The History of the Telephone - Herbert N. Casson - Страница 1 из 207

By Herbert N. Casson
Thirty-five short years, and presto! the newborn art of telephony is
fullgrown. Three million telephones are now scattered abroad in foreign
countries, and seven millions are massed here, in the land of its birth.
So entirely has the telephone outgrown the ridicule with which, as many
people can well remember, it was first received, that it is now in
most places taken for granted, as though it were a part of the natural
phenomena of this planet. It has so marvellously extended the
facilities of conversation--that "art in which a man has all mankind for
competitors"--that it is now an indispensable help to whoever would
live the convenient life. The disadvantage of being deaf and dumb to
all absent persons, which was universal in pre-telephonic days, has now
happily been overcome; and I hope that this story of how and by whom it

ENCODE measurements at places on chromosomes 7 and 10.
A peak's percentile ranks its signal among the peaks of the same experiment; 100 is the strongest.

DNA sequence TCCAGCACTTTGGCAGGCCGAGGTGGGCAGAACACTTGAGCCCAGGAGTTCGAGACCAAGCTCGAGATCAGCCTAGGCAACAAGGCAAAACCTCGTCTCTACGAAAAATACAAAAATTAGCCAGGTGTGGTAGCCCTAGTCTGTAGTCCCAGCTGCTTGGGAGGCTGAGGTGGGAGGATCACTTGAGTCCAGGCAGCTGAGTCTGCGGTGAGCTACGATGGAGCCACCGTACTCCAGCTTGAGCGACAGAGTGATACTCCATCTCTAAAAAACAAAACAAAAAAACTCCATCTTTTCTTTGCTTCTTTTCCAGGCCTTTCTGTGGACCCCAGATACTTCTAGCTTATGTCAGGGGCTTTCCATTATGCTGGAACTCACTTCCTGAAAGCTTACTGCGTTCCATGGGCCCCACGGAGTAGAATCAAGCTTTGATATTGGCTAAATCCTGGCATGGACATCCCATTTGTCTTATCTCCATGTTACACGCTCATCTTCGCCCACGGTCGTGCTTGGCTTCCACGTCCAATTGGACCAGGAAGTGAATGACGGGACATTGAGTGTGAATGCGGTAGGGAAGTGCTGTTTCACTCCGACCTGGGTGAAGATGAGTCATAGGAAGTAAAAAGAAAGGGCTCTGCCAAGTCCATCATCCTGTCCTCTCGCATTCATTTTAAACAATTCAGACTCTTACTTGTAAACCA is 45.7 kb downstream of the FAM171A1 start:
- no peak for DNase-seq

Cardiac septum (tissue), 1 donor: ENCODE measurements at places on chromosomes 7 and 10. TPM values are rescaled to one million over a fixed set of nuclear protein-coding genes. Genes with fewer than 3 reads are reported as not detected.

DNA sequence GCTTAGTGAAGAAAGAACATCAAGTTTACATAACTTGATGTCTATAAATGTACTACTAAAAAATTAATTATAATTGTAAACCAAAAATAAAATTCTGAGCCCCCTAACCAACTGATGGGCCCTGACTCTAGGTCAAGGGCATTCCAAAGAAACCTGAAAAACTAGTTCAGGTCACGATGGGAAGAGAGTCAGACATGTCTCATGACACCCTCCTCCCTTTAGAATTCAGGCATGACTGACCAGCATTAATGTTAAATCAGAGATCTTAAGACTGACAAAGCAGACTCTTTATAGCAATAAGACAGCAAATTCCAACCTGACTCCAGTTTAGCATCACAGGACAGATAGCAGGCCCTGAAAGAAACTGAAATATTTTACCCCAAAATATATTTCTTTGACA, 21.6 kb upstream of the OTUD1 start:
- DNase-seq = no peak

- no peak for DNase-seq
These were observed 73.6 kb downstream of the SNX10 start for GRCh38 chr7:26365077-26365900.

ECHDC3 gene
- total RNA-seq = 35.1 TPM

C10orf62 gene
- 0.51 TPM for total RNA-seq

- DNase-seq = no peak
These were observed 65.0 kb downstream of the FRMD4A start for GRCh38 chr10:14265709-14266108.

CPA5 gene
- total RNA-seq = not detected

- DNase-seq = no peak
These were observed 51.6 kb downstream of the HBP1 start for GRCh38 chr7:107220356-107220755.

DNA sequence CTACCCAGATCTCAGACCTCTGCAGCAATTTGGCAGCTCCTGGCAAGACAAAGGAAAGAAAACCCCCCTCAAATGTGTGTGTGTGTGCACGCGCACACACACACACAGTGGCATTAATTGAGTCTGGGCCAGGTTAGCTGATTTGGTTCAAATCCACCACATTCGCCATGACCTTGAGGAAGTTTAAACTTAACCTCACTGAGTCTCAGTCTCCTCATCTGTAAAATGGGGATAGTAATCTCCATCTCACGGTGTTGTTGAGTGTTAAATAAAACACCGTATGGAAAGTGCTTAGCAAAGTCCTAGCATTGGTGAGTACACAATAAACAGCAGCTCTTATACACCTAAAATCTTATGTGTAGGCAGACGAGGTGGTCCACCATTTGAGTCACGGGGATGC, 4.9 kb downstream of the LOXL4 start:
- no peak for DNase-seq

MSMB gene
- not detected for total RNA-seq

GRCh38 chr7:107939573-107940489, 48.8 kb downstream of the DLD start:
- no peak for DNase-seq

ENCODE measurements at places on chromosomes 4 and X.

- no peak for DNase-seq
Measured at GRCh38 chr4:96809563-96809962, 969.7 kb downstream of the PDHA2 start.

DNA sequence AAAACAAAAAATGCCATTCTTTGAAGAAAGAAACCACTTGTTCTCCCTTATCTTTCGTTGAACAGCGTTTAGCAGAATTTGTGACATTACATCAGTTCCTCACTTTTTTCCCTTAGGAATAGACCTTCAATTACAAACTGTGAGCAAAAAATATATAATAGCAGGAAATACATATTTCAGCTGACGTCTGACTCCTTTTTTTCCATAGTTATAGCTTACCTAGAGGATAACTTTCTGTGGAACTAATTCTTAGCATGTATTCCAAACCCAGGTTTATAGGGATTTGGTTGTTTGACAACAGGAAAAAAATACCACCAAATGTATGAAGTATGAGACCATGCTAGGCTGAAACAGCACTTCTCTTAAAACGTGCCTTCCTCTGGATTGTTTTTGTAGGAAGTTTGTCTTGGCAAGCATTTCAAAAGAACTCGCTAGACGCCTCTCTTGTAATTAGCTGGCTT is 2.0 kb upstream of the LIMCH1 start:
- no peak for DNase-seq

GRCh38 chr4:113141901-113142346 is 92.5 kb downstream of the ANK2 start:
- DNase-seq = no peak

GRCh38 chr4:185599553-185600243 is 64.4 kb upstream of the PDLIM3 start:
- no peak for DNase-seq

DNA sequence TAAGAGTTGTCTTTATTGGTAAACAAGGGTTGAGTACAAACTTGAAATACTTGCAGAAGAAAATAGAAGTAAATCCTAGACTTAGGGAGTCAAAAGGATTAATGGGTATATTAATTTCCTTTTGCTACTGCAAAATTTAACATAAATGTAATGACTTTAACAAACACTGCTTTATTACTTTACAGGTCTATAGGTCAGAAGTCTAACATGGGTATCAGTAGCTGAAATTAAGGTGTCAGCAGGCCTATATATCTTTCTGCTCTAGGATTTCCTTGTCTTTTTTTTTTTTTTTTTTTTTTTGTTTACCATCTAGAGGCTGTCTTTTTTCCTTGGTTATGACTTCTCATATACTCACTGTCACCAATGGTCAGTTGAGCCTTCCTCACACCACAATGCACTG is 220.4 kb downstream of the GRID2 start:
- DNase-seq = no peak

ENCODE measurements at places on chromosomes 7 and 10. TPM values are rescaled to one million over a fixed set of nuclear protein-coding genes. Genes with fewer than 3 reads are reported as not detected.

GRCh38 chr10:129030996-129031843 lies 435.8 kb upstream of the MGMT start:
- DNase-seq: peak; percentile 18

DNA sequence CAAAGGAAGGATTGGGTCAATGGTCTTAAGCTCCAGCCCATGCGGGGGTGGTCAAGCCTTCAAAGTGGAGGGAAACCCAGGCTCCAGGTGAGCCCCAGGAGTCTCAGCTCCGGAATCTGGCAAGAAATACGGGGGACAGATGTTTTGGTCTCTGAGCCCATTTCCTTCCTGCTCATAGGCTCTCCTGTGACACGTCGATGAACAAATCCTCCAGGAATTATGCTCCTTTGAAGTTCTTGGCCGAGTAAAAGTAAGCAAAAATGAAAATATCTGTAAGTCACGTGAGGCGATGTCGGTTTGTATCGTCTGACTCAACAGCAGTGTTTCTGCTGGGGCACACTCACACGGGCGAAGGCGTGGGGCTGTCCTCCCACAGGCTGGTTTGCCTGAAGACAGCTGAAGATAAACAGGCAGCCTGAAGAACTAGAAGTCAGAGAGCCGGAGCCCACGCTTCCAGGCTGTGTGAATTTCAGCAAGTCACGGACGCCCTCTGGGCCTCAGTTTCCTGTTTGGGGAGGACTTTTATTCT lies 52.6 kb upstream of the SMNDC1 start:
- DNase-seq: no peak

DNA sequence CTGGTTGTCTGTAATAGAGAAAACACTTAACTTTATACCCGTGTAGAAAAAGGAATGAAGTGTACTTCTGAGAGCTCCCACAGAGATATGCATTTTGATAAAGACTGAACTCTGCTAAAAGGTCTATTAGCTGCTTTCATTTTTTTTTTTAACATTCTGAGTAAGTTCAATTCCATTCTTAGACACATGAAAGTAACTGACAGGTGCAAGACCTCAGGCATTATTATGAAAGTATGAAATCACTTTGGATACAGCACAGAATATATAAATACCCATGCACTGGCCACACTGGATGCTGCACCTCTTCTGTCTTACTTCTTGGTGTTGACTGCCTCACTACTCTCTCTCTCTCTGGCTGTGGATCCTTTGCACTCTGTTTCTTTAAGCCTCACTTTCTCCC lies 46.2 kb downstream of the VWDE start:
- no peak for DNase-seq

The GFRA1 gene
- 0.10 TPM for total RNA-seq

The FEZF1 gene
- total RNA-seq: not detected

was done will be a welcome addition to American libraries.
It is such a story as the telephone itself might tell, if it could speak
with a voice of its own. It is not technical. It is not statistical. It
is not exhaustive. It is so brief, in fact, that a second volume could
readily be made by describing the careers of telephone leaders whose
names I find have been omitted unintentionally from this book--such
indispensable men, for instance, as William R. Driver, who has signed
more telephone cheques and larger ones than any other man; Geo. S.
Hibbard, Henry W. Pope, and W. D. Sargent, three veterans who know

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